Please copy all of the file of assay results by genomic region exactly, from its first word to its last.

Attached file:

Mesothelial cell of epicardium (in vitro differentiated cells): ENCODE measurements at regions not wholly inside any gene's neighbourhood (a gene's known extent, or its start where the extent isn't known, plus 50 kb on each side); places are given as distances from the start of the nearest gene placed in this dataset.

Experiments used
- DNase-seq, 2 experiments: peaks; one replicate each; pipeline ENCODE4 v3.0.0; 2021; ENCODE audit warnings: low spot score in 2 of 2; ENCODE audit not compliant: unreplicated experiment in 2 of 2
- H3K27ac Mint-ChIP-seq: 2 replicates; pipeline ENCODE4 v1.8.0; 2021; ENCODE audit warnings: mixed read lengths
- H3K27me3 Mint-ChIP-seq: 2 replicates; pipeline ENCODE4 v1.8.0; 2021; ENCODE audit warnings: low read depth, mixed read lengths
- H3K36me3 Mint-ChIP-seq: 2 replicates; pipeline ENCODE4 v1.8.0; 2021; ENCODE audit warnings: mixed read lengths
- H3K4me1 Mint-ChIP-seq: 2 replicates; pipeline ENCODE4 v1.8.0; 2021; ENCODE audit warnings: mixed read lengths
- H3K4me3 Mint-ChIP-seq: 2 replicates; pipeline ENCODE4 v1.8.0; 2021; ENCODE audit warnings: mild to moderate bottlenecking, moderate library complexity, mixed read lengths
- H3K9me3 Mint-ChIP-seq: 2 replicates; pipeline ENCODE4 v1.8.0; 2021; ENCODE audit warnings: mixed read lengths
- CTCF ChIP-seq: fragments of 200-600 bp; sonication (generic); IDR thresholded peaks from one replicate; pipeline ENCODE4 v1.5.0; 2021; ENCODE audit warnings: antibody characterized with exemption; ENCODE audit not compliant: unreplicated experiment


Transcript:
Mesothelial cell of epicardium (in vitro differentiated cells): ENCODE measurements at regions not wholly inside any gene's neighbourhood (a gene's known extent, or its start where the extent isn't known, plus 50 kb on each side); places are given as distances from the start of the nearest gene placed in this dataset.

Experiments used
- DNase-seq, 2 experiments: peaks; one replicate each; pipeline ENCODE4 v3.0.0; 2021; ENCODE audit warnings: low spot score in 2 of 2; ENCODE audit not compliant: unreplicated experiment in 2 of 2
- H3K27ac Mint-ChIP-seq: 2 replicates; pipeline ENCODE4 v1.8.0; 2021; ENCODE audit warnings: mixed read lengths
- H3K27me3 Mint-ChIP-seq: 2 replicates; pipeline ENCODE4 v1.8.0; 2021; ENCODE audit warnings: low read depth, mixed read lengths
- H3K36me3 Mint-ChIP-seq: 2 replicates; pipeline ENCODE4 v1.8.0; 2021; ENCODE audit warnings: mixed read lengths
- H3K4me1 Mint-ChIP-seq: 2 replicates; pipeline ENCODE4 v1.8.0; 2021; ENCODE audit warnings: mixed read lengths
- H3K4me3 Mint-ChIP-seq: 2 replicates; pipeline ENCODE4 v1.8.0; 2021; ENCODE audit warnings: mild to moderate bottlenecking, moderate library complexity, mixed read lengths
- H3K9me3 Mint-ChIP-seq: 2 replicates; pipeline ENCODE4 v1.8.0; 2021; ENCODE audit warnings: mixed read lengths
- CTCF ChIP-seq: fragments of 200-600 bp; sonication (generic); IDR thresholded peaks from one replicate; pipeline ENCODE4 v1.5.0; 2021; ENCODE audit warnings: antibody characterized with exemption; ENCODE audit not compliant: unreplicated experiment